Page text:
Instead of hosting individual celebrations for students in the Asian/American & Pacific Islander, Latinx and Native American communities, the Center for Multicultural Affairs will be hosting a single Multicultural Graduation Ceremony, according to an Instagram post from the CMA.
“This year we are expanding who is celebrated to communities of color at large as well as anyone who identifies with the framing of ‘multiculturalism,’” the post read.
Hosting one Multicultural Graduation Ceremony will be more inclusive of students who identify with multiple identities, and is “institutionally more sustainable and feasible” for the staff members organizing this year’s ceremony, according to the CMA’s RSVP form. The ceremony is different from Final Honors, which is a graduation ceremony specifically for African American and Black-identified students.
“[A Multicultural Graduation Ceremony] is a time where all community members … can come together to honor the accomplishments of each graduating class, especially as marginalized community members who have navigated and surmounted countless systemic barriers, expectation, and narratives that seek to contain and define them,” the form read.
One ceremony would also allow for a budget to host a larger and more robust celebration, and will encourage the Duke community to critically consider what “cross-cultural connection/ bridge building across a multitude of diasporas can look like in real time,” according to the form.
This year, the center has also added a CMA multicultural stole to recognize that the three current stoles “may not adequately honor all of the cultural identities & communities that the CMA aims to celebrate,” according to a Feb. 13 Instagram post. It will still be offering these culturally specific stoles for the Asian/American & Pacific Islander, Latinx and Native American communities.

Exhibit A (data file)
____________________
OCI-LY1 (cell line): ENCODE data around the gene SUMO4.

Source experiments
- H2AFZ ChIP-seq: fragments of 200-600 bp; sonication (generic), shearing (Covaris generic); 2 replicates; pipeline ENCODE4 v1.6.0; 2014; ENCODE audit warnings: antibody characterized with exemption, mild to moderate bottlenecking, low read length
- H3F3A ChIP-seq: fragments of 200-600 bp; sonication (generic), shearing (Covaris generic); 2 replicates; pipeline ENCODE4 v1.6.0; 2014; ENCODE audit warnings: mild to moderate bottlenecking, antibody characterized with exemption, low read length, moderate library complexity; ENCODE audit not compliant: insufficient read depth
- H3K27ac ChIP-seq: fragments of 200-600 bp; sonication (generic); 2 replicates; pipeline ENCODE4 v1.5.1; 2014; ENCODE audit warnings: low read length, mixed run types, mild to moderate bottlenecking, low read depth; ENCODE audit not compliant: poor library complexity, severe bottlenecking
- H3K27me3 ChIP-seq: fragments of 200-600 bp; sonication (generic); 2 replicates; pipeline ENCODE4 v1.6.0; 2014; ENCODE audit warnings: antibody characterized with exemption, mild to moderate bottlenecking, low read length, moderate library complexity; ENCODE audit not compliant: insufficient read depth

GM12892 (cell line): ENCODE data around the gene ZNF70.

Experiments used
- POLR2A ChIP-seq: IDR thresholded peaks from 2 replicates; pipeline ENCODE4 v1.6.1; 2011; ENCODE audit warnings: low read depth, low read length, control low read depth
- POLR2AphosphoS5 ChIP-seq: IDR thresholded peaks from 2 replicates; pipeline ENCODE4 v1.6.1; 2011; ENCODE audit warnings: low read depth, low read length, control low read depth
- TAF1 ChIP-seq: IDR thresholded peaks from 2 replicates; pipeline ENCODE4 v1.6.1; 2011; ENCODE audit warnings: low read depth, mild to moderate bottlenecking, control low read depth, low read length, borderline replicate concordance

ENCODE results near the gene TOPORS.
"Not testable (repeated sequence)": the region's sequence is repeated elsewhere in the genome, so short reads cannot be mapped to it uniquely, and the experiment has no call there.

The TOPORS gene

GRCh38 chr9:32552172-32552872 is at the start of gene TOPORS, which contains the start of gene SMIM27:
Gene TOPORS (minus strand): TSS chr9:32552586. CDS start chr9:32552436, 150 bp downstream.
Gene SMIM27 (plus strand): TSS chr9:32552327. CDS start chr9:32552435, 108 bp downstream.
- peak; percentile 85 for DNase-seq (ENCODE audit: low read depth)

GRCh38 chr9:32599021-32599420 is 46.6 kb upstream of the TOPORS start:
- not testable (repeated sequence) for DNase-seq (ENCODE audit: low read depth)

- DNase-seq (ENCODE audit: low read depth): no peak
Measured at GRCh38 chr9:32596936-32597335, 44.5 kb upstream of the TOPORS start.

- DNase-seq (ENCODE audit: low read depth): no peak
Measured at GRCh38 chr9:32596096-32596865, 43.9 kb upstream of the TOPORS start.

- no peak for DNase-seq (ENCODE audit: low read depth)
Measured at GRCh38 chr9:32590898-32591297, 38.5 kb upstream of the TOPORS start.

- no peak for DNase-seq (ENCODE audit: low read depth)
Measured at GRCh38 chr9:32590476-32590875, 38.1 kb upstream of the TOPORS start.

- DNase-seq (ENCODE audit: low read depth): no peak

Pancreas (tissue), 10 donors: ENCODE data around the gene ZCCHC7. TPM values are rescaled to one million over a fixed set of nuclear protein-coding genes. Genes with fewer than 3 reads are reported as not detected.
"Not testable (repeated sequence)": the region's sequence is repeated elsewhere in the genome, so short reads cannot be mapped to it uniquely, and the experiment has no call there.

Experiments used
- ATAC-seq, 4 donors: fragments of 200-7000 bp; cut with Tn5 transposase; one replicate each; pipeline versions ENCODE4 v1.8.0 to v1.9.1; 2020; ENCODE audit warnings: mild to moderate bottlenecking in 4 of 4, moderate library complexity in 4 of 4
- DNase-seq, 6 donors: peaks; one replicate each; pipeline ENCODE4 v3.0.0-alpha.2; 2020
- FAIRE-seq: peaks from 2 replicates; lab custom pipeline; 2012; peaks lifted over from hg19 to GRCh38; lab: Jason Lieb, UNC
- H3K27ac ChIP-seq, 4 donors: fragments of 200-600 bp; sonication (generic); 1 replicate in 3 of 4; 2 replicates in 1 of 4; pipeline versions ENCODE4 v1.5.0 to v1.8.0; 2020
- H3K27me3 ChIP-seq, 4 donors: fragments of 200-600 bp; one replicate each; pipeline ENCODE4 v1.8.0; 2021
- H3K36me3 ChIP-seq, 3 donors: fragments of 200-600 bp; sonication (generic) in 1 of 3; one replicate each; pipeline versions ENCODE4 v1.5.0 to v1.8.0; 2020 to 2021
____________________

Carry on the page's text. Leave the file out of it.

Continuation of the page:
“The addition of the CMA multicultural stole is an intentional step that we are taking in order to expand the ways we honor our extremely diverse & intersectional student populations,” the post read.
The Chronicle reached out to Shruti Desai, associate vice president of student affairs for campus life, for more information on the Multicultural Graduation Ceremony. Desai directed The Chronicle to Dawna Jones, assistant vice president of student affairs for identity centers and community development, who directed The Chronicle back to the Jan. 24 Instagram post.
The Multicultural Graduation Ceremony will be held on April 11 from 6 p.m. to 8 p.m. in the Karsh Alumni Center. It will be open to both undergraduate and graduate students of color from culturally marginalized communities, as well as African-American and Black-identified students, according to the RSVP form. The ceremony will take place both in-person and virtually “to expand the accessibility of the event to all participants and their loved ones.”
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Kerria Weaver is a first-year master’s student in the Graduate Liberal Studies program and a staff reporter of The Chronicle’s 118th volume.